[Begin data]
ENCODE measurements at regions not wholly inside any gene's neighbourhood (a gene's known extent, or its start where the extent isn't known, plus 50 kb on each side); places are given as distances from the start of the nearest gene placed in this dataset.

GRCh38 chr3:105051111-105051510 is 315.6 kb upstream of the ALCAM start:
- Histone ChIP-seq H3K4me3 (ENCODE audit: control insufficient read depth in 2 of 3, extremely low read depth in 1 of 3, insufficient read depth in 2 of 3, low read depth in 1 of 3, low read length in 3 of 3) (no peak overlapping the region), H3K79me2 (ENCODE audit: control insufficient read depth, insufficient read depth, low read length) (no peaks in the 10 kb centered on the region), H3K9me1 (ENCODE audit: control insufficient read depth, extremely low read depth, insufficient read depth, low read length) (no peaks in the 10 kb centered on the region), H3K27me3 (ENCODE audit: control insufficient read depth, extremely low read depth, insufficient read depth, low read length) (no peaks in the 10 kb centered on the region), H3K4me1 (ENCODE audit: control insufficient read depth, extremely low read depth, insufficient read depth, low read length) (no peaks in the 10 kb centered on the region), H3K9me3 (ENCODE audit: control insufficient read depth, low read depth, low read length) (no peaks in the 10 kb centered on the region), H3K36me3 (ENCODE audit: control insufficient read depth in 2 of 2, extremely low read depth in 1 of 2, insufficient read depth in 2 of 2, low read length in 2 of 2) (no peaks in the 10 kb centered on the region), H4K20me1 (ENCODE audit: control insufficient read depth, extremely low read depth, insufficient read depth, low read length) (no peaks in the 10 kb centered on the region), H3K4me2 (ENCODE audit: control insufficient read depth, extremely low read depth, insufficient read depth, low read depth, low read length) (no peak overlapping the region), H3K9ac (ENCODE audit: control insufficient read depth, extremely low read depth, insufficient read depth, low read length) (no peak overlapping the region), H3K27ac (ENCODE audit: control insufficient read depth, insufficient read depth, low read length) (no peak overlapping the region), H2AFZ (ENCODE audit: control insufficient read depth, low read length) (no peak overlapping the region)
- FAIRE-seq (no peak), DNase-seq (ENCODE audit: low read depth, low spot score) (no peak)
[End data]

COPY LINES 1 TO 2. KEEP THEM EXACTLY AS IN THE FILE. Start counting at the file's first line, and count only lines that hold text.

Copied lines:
ENCODE measurements at regions not wholly inside any gene's neighbourhood (a gene's known extent, or its start where the extent isn't known, plus 50 kb on each side); places are given as distances from the start of the nearest gene placed in this dataset.

GRCh38 chr3:105051111-105051510 is 315.6 kb upstream of the ALCAM start: